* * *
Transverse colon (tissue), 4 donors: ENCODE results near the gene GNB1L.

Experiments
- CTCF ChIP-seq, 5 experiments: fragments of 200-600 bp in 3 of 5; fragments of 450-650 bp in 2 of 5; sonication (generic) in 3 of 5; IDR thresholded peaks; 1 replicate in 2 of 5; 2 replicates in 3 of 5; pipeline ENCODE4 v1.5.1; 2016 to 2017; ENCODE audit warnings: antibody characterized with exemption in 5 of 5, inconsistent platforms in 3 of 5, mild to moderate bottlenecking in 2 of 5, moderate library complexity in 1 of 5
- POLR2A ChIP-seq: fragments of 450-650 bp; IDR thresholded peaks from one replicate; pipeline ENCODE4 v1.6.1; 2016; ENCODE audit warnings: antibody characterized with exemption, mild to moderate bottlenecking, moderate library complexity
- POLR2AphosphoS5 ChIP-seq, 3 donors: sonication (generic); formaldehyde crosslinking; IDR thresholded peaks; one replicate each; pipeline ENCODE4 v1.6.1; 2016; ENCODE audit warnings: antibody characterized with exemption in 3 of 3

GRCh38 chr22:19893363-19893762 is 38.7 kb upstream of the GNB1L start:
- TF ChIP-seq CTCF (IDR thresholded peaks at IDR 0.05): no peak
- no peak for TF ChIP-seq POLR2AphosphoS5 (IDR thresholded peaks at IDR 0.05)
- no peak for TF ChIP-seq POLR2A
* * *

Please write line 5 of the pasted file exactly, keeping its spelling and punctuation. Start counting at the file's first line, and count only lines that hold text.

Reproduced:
- POLR2AphosphoS5 ChIP-seq, 3 donors: sonication (generic); formaldehyde crosslinking; IDR thresholded peaks; one replicate each; pipeline ENCODE4 v1.6.1; 2016; ENCODE audit warnings: antibody characterized with exemption in 3 of 3